Two years after the U.S. Supreme Court ruled that mandatory life sentences for juveniles constitute cruel and unusual punishment, the states’ responses to Miller v. Alabama have varied significantly.
In West Virginia, the legislature passed a bipartisan law that eliminates juvenile life without parole as a sentencing option and provides parole review after no more than 15 years to every child sentenced to adult prison. That new law appropriately offers no guarantee that all children convicted of homicide in West Virginia will be released. But it’s a fragile breath of hope to those who are remorseful and genuinely desire to become contributing members of society.
Unfortunately, that hope doesn’t exist in all states, including Pennsylvania. Here in the Keystone state, the state supreme court has decided that children sentenced to life without parole before the Miller ruling was issued on June 25, 2012 — like Ken — will never have a chance to leave prison. Not in 15 years. Not in 30. Not in 60. Not ever. So those signs for West Virginia are cruel reminders that unlike our neighbors 15 miles to the south, we will be making prison visits until we are too old to drive.
To be honest, I didn’t always care about this issue. My husband is a retired law enforcement officer and my grandfather was a New York City police officer. In my view, there was nothing redeeming about an inmate.
But life has its share of curious detours and mine began four years ago. My first contact with Ken came when a man brought his wildlife paintings into my art store. I was stunned. How was it possible that the most talented artist I had ever come across was an inmate?
What I never imagined is that Ken’s decency and humanity would rival the art that so enthralled me. The boy I would once have considered a total “waste of breath” grew into a young man even the officers at his prison like and respect.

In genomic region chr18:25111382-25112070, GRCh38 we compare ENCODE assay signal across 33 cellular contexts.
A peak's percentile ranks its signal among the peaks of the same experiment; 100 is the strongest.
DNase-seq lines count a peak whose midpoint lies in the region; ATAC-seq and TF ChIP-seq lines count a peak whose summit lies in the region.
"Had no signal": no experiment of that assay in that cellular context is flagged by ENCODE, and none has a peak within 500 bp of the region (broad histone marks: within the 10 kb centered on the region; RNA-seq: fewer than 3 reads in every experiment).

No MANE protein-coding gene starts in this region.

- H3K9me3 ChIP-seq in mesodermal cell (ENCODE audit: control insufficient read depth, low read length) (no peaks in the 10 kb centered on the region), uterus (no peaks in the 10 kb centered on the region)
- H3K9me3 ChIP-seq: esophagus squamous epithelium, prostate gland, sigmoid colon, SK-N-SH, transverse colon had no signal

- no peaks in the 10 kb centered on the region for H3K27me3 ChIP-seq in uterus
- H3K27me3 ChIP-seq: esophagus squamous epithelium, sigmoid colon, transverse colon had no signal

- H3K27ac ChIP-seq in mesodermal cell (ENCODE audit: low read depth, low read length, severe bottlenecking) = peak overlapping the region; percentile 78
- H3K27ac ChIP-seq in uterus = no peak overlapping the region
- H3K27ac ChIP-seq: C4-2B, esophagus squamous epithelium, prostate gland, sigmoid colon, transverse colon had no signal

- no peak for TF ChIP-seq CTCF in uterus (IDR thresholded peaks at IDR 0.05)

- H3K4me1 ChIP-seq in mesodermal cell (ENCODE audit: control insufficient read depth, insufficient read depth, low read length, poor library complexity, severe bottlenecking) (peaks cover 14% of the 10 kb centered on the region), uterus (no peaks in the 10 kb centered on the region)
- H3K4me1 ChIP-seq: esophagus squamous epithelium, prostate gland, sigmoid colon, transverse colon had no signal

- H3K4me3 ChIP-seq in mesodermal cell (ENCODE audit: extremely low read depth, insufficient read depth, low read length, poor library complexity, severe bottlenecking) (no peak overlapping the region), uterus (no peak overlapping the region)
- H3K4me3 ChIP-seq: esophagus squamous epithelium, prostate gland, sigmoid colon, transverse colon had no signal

Still, my heart did not change overnight. Though Ken was a homeless, 15-year-old boy at the time of his crime, I assumed the gravity of that crime placed him far beyond redemption. But four years later, we have no doubt of his goodness and the love he has for us. In Ken’s eyes, we are the only parents he has ever known.
Today, I am far more cognizant of the impact severe abuse and neglect have on a child’s moral compass and decision-making. I am well acquainted with the research that demonstrates that children's brains are less developed than adults' in the areas governing impulsivity and judgment. Yet the most powerful lesson I learned is that children have a unique capacity to change and become responsible, moral human beings.
That’s why I believe West Virginia is the state that got it right. Pennsylvania is among only four states where the state supreme court ruled that Miller should not be applied retroactively. Eight other state supreme courts — the majority that have considered the issue — have all rightly decided that Miller’s ban on mandatory life without parole for children should include those sentenced before June 25, 2012. This regional disparity demonstrates even more clearly the problem with leaving this decision to the states. Since when do constitutional rights depend upon the state where you live and an arbitrary date?
The blunt reality is this: The post-Miller landscape is confusing and messy. Lady Justice has removed her blindfold and is now noting the date and place of conviction before coming up with a sentence.
So despite the U.S. Supreme Court's opinion that a mandatory sentence of life without parole for a child is "cruel and unusual punishment," states like Pennsylvania disagree. For them, it is only cruel and unusual if you were convicted on the right date and in the right state.
Cindy Sanford of Bloomsburg, Pa., is a registered nurse and author of the forthcoming "Letters to a Lifer: The Boy 'Never to be Released.' ”